Salmon with Fennel, Bell Pepper, and Olives
Johnny Miller

If mollusks aren't your style, consider reaching for salmon. According to Brikho, one serving (about 3 ounces or 100 grams) of salmon contains 363 milligrams of potassium. For context, the same serving size of chicken contains just 223 milligrams of the mineral.

"Salmon is also low in saturated fat and contains B12, vitamin D, and iron," Brikho adds. What's more, the fish can be cooked in myriad ways, including broiling—like the sheet-pan recipe pictured here—grilling, roasting, sautéing, and even poaching in oil.

07 of 12

Coconut Water

Emily Kate Roemer

Switch up your hydration game—and manage your blood pressure—with coconut water. According to Iu, 1 cup of coconut water contains about 600 milligrams of potassium, which is more than a banana.

And while coconut water tastes great on its own, there are many ways to enjoy it. "You can use coconut water to make desserts, braises, stews, and dressings to add more flavor [to your food]," says Iu. Another option is to blend coconut water with fruit and freeze the mixture in molds to make refreshing ice pops or an easy granita.

08 of 12

Nuts and Seeds

woman eating mixed nuts
Julio Ricco / Getty Images

If you're a fan of crunchy foods, reach for nuts and seeds. Options that are particularly high in potassium include pistachios, pumpkin seeds, hazelnuts, and almonds, says Iu.

Nuts and seeds are also ideal for giving favorite dishes a boost of potassium. Use them as a topping for salads, yogurt, and smoothie bowls, or fold them into your next quick bread or cookie batter.

09 of 12

Dairy Products

alt milk
Sidney Bensimon

Milk and non-fat Greek yogurt are particularly rich in potassium. And here's a useful tip: "Typically, the lower the fat in dairy foods, the higher the potassium," says Brikho. However, if you need or want to avoid dairy, you'll be glad to know that nut milks—such as almond milk—are also high in potassium.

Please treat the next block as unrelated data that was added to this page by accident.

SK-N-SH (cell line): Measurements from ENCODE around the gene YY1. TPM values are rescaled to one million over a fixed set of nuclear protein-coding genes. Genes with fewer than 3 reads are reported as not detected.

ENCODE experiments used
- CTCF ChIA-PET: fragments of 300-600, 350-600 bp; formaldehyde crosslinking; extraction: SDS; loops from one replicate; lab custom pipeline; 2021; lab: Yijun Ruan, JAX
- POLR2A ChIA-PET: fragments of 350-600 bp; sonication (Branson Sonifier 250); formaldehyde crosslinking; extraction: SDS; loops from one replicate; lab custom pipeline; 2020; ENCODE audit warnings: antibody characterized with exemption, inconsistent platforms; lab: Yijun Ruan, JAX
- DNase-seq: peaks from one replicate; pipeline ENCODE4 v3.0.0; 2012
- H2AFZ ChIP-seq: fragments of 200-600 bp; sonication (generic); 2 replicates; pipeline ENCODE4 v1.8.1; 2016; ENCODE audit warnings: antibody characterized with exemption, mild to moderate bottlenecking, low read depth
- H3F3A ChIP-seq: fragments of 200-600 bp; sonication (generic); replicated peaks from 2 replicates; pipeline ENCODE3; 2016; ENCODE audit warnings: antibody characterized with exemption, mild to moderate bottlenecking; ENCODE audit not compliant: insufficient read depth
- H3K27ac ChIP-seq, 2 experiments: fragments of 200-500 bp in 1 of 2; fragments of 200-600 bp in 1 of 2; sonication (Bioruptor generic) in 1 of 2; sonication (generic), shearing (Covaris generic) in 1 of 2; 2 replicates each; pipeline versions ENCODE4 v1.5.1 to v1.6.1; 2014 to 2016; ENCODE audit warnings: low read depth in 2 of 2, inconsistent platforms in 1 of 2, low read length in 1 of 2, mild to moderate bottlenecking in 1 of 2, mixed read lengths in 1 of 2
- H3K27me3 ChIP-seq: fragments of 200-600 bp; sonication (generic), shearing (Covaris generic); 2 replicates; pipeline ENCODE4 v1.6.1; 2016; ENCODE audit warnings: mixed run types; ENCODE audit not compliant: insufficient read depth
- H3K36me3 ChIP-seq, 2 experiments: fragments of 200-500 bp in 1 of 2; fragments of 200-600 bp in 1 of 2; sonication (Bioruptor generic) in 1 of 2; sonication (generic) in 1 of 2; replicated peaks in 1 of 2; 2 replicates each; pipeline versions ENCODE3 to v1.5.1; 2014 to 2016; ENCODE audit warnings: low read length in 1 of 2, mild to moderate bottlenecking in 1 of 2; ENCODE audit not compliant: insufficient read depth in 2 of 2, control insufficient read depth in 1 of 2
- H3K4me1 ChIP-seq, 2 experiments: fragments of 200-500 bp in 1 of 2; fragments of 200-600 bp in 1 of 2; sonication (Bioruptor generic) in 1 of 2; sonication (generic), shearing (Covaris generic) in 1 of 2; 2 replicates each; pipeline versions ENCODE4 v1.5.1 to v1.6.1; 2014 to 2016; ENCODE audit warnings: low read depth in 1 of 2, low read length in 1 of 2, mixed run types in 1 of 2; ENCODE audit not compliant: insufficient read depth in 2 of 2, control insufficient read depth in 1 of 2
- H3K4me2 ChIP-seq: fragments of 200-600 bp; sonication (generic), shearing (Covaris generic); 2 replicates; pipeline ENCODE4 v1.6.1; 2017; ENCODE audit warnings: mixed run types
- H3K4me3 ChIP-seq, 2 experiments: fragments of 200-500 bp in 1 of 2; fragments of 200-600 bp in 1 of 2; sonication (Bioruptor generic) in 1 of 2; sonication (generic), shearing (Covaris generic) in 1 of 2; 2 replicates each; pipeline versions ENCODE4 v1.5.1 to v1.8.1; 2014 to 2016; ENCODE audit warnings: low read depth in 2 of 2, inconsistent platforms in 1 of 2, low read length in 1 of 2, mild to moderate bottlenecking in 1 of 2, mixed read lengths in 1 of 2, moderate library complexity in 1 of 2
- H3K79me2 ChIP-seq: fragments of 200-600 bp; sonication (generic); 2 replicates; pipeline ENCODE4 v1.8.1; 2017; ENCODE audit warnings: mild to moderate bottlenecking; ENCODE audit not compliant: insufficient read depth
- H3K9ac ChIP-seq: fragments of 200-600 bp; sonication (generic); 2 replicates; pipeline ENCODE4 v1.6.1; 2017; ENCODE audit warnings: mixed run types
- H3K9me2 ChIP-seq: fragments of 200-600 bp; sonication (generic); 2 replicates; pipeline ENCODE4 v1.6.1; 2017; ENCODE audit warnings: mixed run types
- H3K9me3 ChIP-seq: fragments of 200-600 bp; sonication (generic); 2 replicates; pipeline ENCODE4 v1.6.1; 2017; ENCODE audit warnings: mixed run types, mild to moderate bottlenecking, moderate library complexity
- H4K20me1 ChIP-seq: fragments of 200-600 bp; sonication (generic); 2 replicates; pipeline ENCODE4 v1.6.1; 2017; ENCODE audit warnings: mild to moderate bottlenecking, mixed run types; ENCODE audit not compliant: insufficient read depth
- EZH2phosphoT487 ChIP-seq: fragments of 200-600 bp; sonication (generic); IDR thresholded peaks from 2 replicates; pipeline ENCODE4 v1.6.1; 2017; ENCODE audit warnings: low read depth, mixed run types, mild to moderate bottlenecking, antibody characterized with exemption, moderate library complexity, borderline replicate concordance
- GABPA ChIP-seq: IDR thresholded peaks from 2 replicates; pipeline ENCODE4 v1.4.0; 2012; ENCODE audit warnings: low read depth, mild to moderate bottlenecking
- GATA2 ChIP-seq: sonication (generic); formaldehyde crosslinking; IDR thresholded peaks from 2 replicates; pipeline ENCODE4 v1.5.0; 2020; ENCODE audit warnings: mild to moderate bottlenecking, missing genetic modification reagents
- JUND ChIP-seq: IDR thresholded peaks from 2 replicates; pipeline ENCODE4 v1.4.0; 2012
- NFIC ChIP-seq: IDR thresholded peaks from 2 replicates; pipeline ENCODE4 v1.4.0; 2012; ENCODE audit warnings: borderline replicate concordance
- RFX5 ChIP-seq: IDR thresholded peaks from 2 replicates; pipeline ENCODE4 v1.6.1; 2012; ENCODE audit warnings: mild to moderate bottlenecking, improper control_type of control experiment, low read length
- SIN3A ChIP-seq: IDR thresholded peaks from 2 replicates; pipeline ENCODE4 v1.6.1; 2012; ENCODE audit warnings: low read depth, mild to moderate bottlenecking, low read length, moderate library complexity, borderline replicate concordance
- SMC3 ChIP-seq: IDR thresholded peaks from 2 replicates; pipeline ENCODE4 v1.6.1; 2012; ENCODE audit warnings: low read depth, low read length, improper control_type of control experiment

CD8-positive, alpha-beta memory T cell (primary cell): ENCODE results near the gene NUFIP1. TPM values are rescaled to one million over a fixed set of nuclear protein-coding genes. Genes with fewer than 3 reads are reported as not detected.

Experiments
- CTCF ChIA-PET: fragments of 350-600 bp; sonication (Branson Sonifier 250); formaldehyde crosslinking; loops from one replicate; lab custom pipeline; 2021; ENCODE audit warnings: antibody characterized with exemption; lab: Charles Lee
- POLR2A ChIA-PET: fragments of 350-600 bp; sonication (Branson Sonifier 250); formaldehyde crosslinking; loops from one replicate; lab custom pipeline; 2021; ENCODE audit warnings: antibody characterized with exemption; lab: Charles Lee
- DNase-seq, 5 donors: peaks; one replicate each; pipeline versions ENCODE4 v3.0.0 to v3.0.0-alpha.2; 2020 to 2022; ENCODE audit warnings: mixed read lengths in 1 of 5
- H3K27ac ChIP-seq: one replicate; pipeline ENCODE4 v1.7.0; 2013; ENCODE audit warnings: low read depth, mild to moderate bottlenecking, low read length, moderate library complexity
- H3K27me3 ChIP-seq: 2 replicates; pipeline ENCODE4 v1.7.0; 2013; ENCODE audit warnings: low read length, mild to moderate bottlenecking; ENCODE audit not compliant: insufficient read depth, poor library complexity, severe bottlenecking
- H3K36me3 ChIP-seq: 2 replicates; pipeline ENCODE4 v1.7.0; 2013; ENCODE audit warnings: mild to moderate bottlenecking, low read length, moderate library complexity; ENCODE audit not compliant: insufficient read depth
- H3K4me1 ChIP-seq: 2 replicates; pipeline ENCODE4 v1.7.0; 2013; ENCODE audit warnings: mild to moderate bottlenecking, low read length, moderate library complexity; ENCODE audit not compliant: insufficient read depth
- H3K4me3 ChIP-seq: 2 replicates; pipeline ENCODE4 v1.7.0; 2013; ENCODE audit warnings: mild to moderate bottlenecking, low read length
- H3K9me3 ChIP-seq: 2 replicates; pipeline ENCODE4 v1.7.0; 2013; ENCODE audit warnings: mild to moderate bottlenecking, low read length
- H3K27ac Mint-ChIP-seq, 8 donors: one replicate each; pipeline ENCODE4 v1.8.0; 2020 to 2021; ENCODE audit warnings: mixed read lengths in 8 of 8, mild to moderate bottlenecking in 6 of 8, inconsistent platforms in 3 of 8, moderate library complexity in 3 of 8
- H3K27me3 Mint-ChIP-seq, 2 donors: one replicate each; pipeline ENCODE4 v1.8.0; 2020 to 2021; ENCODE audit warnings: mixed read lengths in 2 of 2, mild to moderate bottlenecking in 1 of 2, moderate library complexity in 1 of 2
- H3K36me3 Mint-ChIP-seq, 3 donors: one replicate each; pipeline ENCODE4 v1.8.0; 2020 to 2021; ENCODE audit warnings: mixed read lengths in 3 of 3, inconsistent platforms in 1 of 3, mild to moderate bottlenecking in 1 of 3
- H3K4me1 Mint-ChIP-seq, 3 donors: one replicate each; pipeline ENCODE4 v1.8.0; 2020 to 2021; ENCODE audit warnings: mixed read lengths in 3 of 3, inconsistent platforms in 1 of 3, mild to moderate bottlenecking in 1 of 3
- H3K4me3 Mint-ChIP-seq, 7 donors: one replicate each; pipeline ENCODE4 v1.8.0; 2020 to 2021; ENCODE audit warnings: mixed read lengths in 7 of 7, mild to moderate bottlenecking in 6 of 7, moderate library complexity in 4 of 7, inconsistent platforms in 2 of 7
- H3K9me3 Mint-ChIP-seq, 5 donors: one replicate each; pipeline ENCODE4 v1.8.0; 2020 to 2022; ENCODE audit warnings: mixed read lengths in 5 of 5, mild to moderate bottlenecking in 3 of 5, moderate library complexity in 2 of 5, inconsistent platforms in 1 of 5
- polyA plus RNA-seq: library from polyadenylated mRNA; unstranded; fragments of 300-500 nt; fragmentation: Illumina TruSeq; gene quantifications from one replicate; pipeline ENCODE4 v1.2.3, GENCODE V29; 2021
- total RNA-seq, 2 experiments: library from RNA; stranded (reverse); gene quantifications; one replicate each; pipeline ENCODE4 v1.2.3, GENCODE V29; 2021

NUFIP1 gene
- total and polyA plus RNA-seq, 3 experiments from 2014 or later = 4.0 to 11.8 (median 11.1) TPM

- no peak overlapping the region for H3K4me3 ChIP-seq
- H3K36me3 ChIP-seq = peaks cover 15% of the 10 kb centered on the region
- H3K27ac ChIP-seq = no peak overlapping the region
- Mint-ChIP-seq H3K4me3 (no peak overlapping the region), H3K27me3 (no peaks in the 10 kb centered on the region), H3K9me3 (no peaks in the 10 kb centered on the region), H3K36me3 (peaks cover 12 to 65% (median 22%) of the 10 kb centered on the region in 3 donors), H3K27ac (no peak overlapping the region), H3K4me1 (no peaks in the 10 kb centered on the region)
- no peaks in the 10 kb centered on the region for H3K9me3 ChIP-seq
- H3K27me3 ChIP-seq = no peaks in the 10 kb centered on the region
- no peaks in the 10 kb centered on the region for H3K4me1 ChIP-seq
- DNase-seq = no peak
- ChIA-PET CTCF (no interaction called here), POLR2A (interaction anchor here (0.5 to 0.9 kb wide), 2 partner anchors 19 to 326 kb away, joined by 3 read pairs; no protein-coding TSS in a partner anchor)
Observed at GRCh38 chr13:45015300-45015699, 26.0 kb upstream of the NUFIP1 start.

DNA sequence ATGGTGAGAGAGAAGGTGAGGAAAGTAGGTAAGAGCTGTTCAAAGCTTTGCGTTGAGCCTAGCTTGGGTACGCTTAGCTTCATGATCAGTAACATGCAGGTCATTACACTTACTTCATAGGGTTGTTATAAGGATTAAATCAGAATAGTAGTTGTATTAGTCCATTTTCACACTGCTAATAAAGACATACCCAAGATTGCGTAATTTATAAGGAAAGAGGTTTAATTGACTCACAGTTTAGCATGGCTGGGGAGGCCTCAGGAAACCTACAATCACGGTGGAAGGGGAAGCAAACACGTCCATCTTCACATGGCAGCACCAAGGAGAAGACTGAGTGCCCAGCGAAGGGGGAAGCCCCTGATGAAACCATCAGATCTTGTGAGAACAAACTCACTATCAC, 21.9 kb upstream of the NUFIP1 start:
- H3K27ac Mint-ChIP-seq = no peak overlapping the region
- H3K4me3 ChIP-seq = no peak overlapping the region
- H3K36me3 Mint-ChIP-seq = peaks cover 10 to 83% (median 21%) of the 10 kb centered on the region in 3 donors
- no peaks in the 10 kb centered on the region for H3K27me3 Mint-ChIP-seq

10 of 12


creamy lentil stew topped with fried egg
Christopher Testani

"One cup of cooked lentils provides about 16 percent of [your] daily needs for potassium," says Foley. The same amount also offers fiber, protein, iron, zinc, and more, she notes.

In addition to being tasty and satiating, cooked lentils are a stellar replacement for meat. Use them in plant-based versions of classic dishes like burger patties, tacos, and meatballs, says Foley. You can also make pasta sauce or soups heartier by adding lentils and we love a creamy lentil stew.

11 of 12



Enjoy 1 cup of mashed sweet potatoes and you'll get 11 percent of your daily needs of potassium, says Foley. Cooked white and sweet potatoes are also some of the best foods for potassium, giving you the perfect reason to whip up one of your favorite potato recipes.

But take note: "Potassium can leach into the water when [boiling], so cooking methods that use little or no water [is] best for preserving the potassium content," says Foley. These include techniques like baking, grilling, and steaming, she says. French fries, anyone?

12 of 12

100 Percent Fruit or Vegetable Juice

carrot juice mimosas

Thanks to 100 percent fruit or vegetable juice, you can quench your thirst while increasing your potassium intake. According to Iu, excellent options include vegetable juice made with leafy greens and fresh orange, pomegranate, or prune juice.

But take note: For the full blood pressure-lowering benefits of these drinks, go for 100 percent juice—meaning, juice that only contains fruit and vegetable ingredients. As Iu explains, fruit or vegetable juice is only considered to be "100 percent" when it's not diluted with water and sugar.

Was this page helpful?
Related Articles